Amid mounting evidence of Russian war crimes in Ukraine, a young Ukrainian mother is speaking out about what may be the first rape case connected to the 2022 invasion to go before The Hague: She says she was repeatedly raped by Russian soldiers while her 4-year-old son sat just a few feet away.
In an interview with The Times of London published Tuesday, the woman, identified only by the pseudonym Natalya, says she still has not been able to bring herself to tell her son that his father was murdered by the Russian soldiers.
“We cannot bury him, we can’t get to the village, because the village is still occupied,” the 33-year-old mother said of the family’s home in Brovary, a suburb of Kyiv.
It was there that she says Russian soldiers arrived on the morning of March 9 and, despite a white sheet hanging from the family’s home to indicate there were no military targets. They killed the family’s dog before gunning down Natalya’s husband a few hours later.
“I heard a single shot, the sounds of the gate opening and then the sound of footsteps in the house,” she was quoted telling the Times. “I cried out, ‘Where is my husband?’ then I looked outside and I saw him on the ground by the gate. This younger guy pulled gun to my head and said: ‘I shot your husband because he’s a Nazi.’”
After that, she said, things became only more harrowing. While her son sat sheltering in a dark boiler room at the home, the soldiers set their sights on her.
“[One of the Russian soldiers] said ‘You’d better shut up or I’ll get your child and show him his mother’s brains spread around the house,’” she said. “He told me to take my clothes off. Then they both raped me one after the other. They didn’t care that my son was in the boiler room crying. They told me to go shut him up and come back. All the time they held the gun by my head and taunted me, saying ‘How do you think she sucks it? Shall we kill her or keep her alive?’”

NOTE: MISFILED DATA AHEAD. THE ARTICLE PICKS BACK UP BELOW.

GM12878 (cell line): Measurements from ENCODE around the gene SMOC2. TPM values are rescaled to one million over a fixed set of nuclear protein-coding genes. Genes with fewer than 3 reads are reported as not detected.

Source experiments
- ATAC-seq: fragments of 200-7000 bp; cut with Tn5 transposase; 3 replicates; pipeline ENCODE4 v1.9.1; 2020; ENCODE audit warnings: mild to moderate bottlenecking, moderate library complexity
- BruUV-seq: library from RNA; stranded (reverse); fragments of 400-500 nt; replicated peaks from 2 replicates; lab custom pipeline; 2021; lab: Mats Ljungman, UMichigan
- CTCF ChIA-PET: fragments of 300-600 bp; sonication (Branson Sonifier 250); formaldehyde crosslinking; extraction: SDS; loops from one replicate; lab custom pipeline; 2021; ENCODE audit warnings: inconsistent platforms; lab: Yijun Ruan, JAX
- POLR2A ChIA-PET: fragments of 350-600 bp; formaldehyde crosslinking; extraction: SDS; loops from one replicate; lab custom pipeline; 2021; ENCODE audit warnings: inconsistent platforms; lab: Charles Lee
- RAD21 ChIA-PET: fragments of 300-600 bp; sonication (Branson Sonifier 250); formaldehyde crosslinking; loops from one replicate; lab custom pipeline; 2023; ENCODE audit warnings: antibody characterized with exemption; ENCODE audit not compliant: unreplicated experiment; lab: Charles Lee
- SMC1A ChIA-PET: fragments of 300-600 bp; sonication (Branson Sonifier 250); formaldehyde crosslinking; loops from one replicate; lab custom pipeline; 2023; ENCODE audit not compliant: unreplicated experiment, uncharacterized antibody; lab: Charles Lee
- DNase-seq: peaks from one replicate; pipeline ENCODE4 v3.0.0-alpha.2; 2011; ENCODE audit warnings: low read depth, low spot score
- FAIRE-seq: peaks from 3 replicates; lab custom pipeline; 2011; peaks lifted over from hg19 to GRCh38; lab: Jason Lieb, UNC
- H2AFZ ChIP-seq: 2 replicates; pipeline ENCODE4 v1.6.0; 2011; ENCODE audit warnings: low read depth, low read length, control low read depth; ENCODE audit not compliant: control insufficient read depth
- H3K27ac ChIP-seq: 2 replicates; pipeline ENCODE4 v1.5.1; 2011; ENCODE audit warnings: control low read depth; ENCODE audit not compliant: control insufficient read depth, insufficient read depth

They brutalized her again less than a half hour later, she said, but she and her son managed to flee when both the soldiers got “so drunk” they passed out.
“While I was opening the gate, my son was standing next to his father’s body but it was dark and he did not understand it was his father. He said ‘Will we get shot the same as this man here?’” she said.
Ukraine’s prosecutor general, Iryna Venediktova, announced last week that Ukrainian authorities had identified one of Natalya’s rapists, and that a warrant was out for his arrest.
“We will find every villain and make him answer to the fullest extent of the law,” Venediktova wrote on Facebook.
Natalya said the Russian commander who raped her had introduced himself to her by name, and she later managed to track him down on social media. There are unconfirmed rumors that he was ultimately killed by Ukrainian forces, but, she said, “I still do not know for sure if it is true.”
While Natalya’s story stands out because she was able to identify one of her attackers, reports of rape by Russian marauders have multiplied since the Kremlin launched its all-out war against Ukraine on Feb. 24. Ukrainian Foreign Minister Dmytro Kuleba has said he intends to bring such cases before the International Criminal Court.
And while evidence of such war-time rapes is typically difficult to collect, Ukrainian authorities say Russian troops have openly talked about systemic rape in intercepted phone calls.
Ukraine’s Security Service released audio this past weekend of a man it identifies as a Russian soldier telling a female acquaintance about troops killing civilians and preying on women in an occupied village.
“The guys in the neighboring village raped a grown woman and a 16-year-old girl,” he can be heard saying.
Authorities did not reveal where the Russian soldier captured in the recording was based.
In another audio clip shared earlier this month by Anton Gerashchenko, an adviser to Ukraine’s interior minister, a man identified as a Russian soldier laughingly tells a friend about one of his comrades boasting about executing civilians and committing rapes.
“‘And they will give me a medal for that,’” he recalled the soldier joking.